Lahat ng mga impormasyong ito ay kasama sa mga pinag-uusapan sa Pre-Procurement Conference. Kung hindi man napag-usapan o hindi nagkaroon ng ‘pre-proc’dapat ay malinaw mula sa PPMP ng End-User ang kanilang nais i-procure. Lahat ng description at technical specifications ay dapat kasing magmumula sa requesting office o end-user.

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Q: When is publication of advertisement to newspapers not required?

A: Section 21.2.2 of the Revised IRR shall answer your question: 

“21.2.2. Advertisement of the Invitation to Bid/Request for Expression of Interest in a newspaper of general nationwide circulation provided in Section 21.2.1(a) shall not be required for contracts to be bid with an approved budget of Two Million Pesos (P2,000,000.00) and below for the procurement of goods, Five Million Pesos (P5,000,000.00) and below for the procurement of infrastructure projects, and One Million Pesos (P1,000,000.00) and below or those whose duration is four (4) months or less for the procurement of consulting services.”

 
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Posted by on October 7, 2012 in BAC^k Issues

 

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Pre-Procurement Conference

Alam na natin na bago magsimula ang Public Bidding, dumaan na ito sa paggawa ng PPMP, ng APP, ng Annual Budget, at Supplemental APP kung may Supplemental Budget. Ngunit ang mga dokumentong may kinalaman sa aktwal na pangangailangan ng ahensya ay hindi pa rin malinaw. Dahil dito, kailangan ng isa o higit pang meeting o conference para makumpleto ang mga detalyeng kailangan. Iyon ang magiging hudyat ng pagsisimula ng procurement – ang pagsasagawa ng Pre-Procurement Conference.

Ayon sa Section 20 ng Revised IRR (RA.9184):

“20.1. Prior to the advertisement or the issuance of the Invitation to Bid/Request for Expression of Interest for each procurement undertaken through a public bidding, the BAC, through its Secretariat, shall call for a pre-procurement conference. The pre-procurement conference shall be attended by the BAC, the Secretariat, the unit or officials, including consultants hired by the procuring entity, who prepared the Bidding Documents and the draft Invitation to Bid/Request for Expression of Interest for each procurement. During this conference, the participants, led by the BAC, shall:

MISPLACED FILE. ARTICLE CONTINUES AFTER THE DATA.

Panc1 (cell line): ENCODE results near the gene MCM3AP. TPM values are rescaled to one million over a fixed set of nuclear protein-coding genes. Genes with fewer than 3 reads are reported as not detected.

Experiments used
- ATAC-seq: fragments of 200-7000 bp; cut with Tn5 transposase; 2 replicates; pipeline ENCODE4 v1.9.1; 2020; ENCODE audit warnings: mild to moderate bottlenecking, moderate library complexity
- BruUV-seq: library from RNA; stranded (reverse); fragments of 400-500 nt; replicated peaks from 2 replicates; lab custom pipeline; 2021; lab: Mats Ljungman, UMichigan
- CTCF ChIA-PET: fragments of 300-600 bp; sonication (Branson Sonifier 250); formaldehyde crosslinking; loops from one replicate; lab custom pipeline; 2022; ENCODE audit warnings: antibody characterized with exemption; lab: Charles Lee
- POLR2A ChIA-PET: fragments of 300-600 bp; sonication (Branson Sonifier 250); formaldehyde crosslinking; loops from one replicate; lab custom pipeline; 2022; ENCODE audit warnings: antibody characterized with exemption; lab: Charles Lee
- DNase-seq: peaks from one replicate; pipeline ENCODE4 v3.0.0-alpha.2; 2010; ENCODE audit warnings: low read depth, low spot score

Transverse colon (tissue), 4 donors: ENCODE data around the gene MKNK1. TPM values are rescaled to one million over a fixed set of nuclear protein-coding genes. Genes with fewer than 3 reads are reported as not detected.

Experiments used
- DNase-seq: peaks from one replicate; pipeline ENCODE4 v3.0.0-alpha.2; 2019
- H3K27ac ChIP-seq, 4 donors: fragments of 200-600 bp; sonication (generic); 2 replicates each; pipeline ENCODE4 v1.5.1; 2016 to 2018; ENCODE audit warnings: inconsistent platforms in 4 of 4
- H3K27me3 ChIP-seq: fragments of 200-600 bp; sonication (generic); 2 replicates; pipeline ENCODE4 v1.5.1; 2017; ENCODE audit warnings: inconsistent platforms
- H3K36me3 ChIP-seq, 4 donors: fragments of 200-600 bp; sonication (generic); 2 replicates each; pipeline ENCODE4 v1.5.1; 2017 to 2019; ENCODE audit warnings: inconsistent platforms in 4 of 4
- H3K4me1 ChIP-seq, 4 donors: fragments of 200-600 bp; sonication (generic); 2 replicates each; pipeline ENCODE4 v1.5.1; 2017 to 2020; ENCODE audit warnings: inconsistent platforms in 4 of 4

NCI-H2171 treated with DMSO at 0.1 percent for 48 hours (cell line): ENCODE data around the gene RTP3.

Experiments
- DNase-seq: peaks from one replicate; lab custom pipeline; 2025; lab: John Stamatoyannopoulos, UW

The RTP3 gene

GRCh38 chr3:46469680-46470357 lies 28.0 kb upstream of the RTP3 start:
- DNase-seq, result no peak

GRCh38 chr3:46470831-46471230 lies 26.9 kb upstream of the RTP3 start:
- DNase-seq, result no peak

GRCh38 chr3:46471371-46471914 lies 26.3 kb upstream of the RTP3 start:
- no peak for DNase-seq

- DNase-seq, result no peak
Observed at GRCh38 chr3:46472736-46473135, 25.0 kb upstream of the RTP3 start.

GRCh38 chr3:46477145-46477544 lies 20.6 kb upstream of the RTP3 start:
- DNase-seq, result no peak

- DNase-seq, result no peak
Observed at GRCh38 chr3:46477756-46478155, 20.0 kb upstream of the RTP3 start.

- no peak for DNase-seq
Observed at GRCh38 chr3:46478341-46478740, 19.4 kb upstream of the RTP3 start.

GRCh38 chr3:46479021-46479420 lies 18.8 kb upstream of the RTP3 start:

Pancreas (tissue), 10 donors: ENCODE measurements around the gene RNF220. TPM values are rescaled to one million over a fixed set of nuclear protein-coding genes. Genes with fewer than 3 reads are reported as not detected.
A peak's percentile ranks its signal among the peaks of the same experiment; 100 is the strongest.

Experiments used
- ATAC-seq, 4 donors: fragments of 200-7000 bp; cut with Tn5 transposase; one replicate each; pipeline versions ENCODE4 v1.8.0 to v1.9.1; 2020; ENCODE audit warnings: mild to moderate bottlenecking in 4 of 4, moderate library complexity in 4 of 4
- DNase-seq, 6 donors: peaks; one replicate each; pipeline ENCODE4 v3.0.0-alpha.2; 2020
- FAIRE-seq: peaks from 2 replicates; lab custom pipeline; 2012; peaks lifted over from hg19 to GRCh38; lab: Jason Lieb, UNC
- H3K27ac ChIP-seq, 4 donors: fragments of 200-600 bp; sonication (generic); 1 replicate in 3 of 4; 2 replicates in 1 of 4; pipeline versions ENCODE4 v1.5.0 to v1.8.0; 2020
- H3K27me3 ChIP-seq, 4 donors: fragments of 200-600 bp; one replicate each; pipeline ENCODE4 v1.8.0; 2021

a)      Confirm the description and scope of the contract, the ABC, and contract duration.

b)      Ensure that the procurement is in accordance with the project and annual procurement plans;

c)      Determine the readiness of the procurement at hand, including, among other aspects, the following:

i)        availability of appropriations and programmed budget for contract;

ii)      completeness of the Bidding Documents and their adherence to relevant general procurement guidelines;

iii)    completion of the detailed engineering according to the prescribed standards in the case of infrastructure projects; and

iv)    confirmation of the availability of ROW and the ownership of affected properties.

d)      Review, modify and agree on criteria for eligibility screening, evaluation and post-qualification;

e)      Review and adopt the procurement schedule, including deadlines and time frames for the different activities; and

f)       Reiterate and emphasize the importance of confidentiality , in accordance with Section 19 of this IRR, and applicable sanctions and penalties, as well as agree on measures to ensure compliance with the foregoing. x x x”

 Sa panahon ng pre-procurement, nag-uusap ang mga miyembro ng BAC, ng Secretariat, ng TWG kung kinakailangan, ng opisinang may pangangailangan o end-user, at ng iba pang may kinalaman sa procurement. Hindi pa kailangan ng observers at bidders dahil mahigpit na ipinagbabawal ang maagang pagpapalabas ng impormasyon bago pa man lumabas ang anunsyo ng Public Bidding.

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Q: Do we still have to conduct a pre-procurement conference considering the project ABC is only P90,000.00?

 A: Section 20.2 of the Revised IRR shall answer your question:

“20.2. The holding of a pre-procurement conference may not be required for small procurements, i.e., procurement of goods costing Two Million Pesos (P2,000,000.00) and below, procurement of infrastructure projects costing Five Million Pesos (P5,000,000.00) and below, and procurement of consulting services costing One Million Pesos (P1,000,000.00) and below.”

Nevertheless, it will be a good practice to conduct pre-procurement even for projects below the threshold indicated above. This will ensure that all information on the bidding documents shall be properly clarified and resolved accordingly.

 
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Posted by on October 4, 2012 in BAC^k Issues